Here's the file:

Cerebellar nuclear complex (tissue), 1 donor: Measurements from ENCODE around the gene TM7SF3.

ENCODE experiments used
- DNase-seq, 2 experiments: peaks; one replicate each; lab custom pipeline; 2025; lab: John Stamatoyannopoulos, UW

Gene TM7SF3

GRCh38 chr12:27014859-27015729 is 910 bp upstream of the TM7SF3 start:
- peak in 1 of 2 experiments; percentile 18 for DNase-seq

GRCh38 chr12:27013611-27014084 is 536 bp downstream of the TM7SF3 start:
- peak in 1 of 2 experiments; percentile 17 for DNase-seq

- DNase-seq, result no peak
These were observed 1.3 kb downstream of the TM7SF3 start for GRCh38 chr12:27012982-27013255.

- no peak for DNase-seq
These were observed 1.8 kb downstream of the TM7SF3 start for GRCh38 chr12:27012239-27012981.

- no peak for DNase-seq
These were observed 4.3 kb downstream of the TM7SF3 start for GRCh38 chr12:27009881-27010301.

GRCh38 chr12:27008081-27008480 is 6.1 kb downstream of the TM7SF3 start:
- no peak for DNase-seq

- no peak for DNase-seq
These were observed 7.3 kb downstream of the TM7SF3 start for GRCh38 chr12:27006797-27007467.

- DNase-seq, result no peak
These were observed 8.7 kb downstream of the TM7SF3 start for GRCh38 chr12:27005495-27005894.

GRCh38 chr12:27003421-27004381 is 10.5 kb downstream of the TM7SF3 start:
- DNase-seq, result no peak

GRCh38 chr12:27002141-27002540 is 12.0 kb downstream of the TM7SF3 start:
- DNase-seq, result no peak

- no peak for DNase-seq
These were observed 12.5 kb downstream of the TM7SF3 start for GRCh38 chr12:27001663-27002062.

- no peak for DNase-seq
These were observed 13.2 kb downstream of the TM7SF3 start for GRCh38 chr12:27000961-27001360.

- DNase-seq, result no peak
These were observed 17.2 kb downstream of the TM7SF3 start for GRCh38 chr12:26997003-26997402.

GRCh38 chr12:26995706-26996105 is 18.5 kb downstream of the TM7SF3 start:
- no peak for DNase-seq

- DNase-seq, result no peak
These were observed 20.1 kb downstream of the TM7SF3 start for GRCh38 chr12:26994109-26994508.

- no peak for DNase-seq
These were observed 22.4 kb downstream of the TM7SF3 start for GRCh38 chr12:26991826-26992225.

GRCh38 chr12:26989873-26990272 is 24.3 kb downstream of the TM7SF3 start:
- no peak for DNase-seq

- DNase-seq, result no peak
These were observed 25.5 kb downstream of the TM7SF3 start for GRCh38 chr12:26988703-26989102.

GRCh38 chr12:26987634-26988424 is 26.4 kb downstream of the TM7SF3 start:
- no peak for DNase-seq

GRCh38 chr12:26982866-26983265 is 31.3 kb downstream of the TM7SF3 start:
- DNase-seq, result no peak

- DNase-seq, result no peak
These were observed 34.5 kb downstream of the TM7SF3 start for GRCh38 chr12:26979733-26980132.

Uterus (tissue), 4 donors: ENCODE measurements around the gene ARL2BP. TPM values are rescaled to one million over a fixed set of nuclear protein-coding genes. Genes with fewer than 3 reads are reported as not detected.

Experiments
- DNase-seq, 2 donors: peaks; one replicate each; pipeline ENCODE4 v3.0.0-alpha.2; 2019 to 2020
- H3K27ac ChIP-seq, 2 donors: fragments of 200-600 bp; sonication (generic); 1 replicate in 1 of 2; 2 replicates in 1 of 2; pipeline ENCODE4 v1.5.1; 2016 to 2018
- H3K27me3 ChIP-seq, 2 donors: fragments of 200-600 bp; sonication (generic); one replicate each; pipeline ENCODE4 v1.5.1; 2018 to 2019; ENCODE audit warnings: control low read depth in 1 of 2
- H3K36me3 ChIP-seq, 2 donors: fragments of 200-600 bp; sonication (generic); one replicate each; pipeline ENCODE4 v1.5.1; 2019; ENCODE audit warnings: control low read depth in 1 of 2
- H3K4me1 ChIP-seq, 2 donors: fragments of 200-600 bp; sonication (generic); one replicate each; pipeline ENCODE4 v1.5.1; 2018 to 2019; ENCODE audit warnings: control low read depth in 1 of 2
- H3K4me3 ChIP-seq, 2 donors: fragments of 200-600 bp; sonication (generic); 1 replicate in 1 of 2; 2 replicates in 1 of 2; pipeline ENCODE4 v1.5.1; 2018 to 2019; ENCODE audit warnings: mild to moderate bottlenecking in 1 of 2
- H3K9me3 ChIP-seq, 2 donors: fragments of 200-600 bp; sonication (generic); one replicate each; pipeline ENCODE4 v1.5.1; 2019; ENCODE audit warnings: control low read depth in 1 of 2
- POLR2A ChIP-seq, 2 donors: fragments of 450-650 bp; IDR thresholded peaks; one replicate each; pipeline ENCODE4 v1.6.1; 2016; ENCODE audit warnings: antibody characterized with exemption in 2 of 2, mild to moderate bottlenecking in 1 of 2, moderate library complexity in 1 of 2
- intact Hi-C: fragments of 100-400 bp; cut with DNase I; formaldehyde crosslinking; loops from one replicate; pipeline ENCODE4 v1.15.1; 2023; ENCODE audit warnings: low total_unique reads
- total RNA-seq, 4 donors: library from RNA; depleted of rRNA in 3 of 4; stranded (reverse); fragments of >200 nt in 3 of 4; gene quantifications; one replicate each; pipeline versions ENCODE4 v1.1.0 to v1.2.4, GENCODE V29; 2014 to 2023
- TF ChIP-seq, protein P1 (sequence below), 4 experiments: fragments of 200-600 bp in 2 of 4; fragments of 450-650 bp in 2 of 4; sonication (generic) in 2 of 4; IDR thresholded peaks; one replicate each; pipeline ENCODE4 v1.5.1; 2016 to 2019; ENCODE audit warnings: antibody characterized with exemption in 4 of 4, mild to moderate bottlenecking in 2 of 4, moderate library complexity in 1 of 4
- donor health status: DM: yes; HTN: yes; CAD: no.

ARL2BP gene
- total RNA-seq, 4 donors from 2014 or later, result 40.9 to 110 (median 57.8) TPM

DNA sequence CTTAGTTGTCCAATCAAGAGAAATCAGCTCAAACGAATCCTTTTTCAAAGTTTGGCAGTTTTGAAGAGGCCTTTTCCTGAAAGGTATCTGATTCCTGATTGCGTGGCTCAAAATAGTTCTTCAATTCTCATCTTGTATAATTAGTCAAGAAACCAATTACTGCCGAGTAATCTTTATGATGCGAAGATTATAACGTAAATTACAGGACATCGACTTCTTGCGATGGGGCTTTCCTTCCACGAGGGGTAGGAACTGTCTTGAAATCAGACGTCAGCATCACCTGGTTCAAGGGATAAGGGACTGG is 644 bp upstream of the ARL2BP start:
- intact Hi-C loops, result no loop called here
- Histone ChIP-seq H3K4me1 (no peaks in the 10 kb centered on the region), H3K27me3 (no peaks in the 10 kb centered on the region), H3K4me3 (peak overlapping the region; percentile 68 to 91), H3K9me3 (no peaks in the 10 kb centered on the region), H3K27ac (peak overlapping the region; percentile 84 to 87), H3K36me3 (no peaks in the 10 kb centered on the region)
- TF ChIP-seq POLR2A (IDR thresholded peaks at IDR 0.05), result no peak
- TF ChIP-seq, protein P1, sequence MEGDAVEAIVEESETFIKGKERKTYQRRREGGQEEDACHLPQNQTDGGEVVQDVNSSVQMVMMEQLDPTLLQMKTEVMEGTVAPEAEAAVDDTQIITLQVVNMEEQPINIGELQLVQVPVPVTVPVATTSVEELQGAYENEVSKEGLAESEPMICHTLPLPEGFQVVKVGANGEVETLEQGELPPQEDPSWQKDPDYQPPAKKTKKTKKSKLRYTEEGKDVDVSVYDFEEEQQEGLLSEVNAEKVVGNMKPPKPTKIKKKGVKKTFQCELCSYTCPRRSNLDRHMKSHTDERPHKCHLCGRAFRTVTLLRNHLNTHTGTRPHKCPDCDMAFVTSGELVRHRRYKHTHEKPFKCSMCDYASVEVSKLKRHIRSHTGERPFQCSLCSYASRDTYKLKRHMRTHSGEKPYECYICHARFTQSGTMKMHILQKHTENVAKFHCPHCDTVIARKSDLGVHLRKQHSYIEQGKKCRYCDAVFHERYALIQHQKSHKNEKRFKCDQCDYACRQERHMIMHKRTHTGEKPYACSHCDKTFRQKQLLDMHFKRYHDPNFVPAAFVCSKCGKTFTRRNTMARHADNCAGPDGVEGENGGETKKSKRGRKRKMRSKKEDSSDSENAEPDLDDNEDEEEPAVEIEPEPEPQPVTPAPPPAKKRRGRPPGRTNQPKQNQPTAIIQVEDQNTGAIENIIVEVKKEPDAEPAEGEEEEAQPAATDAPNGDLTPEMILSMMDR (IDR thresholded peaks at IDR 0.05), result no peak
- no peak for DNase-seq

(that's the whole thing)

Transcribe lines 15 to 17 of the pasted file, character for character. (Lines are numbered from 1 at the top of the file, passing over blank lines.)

GRCh38 chr12:27008081-27008480 is 6.1 kb downstream of the TM7SF3 start:
- no peak for DNase-seq

- no peak for DNase-seq